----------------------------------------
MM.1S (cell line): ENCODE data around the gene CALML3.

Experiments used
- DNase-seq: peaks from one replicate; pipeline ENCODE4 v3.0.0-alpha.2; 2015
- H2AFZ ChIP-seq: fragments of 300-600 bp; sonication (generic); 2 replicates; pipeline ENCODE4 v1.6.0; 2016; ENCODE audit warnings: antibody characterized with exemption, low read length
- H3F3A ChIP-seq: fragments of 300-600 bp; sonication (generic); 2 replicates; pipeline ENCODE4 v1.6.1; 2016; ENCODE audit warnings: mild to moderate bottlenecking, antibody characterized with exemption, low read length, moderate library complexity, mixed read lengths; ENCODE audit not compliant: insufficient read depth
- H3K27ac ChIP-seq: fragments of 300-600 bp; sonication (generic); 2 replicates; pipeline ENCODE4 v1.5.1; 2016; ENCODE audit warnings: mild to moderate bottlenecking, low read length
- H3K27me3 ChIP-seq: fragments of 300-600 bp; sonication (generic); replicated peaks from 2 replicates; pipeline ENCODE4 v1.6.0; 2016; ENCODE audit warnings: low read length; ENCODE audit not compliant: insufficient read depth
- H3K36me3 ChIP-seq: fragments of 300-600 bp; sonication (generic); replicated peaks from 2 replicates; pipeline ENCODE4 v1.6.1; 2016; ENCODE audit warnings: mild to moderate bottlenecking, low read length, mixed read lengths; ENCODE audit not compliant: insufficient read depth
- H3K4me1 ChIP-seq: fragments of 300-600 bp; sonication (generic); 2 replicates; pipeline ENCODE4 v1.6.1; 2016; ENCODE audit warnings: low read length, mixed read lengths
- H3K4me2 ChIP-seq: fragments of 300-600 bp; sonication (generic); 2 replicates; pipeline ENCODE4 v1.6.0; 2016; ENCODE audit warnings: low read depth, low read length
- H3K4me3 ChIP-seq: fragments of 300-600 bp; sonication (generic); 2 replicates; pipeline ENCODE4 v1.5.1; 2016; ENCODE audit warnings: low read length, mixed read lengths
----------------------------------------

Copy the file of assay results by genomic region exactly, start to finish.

MM.1S (cell line): ENCODE data around the gene CALML3.

Experiments used
- DNase-seq: peaks from one replicate; pipeline ENCODE4 v3.0.0-alpha.2; 2015
- H2AFZ ChIP-seq: fragments of 300-600 bp; sonication (generic); 2 replicates; pipeline ENCODE4 v1.6.0; 2016; ENCODE audit warnings: antibody characterized with exemption, low read length
- H3F3A ChIP-seq: fragments of 300-600 bp; sonication (generic); 2 replicates; pipeline ENCODE4 v1.6.1; 2016; ENCODE audit warnings: mild to moderate bottlenecking, antibody characterized with exemption, low read length, moderate library complexity, mixed read lengths; ENCODE audit not compliant: insufficient read depth
- H3K27ac ChIP-seq: fragments of 300-600 bp; sonication (generic); 2 replicates; pipeline ENCODE4 v1.5.1; 2016; ENCODE audit warnings: mild to moderate bottlenecking, low read length
- H3K27me3 ChIP-seq: fragments of 300-600 bp; sonication (generic); replicated peaks from 2 replicates; pipeline ENCODE4 v1.6.0; 2016; ENCODE audit warnings: low read length; ENCODE audit not compliant: insufficient read depth
- H3K36me3 ChIP-seq: fragments of 300-600 bp; sonication (generic); replicated peaks from 2 replicates; pipeline ENCODE4 v1.6.1; 2016; ENCODE audit warnings: mild to moderate bottlenecking, low read length, mixed read lengths; ENCODE audit not compliant: insufficient read depth
- H3K4me1 ChIP-seq: fragments of 300-600 bp; sonication (generic); 2 replicates; pipeline ENCODE4 v1.6.1; 2016; ENCODE audit warnings: low read length, mixed read lengths
- H3K4me2 ChIP-seq: fragments of 300-600 bp; sonication (generic); 2 replicates; pipeline ENCODE4 v1.6.0; 2016; ENCODE audit warnings: low read depth, low read length
- H3K4me3 ChIP-seq: fragments of 300-600 bp; sonication (generic); 2 replicates; pipeline ENCODE4 v1.5.1; 2016; ENCODE audit warnings: low read length, mixed read lengths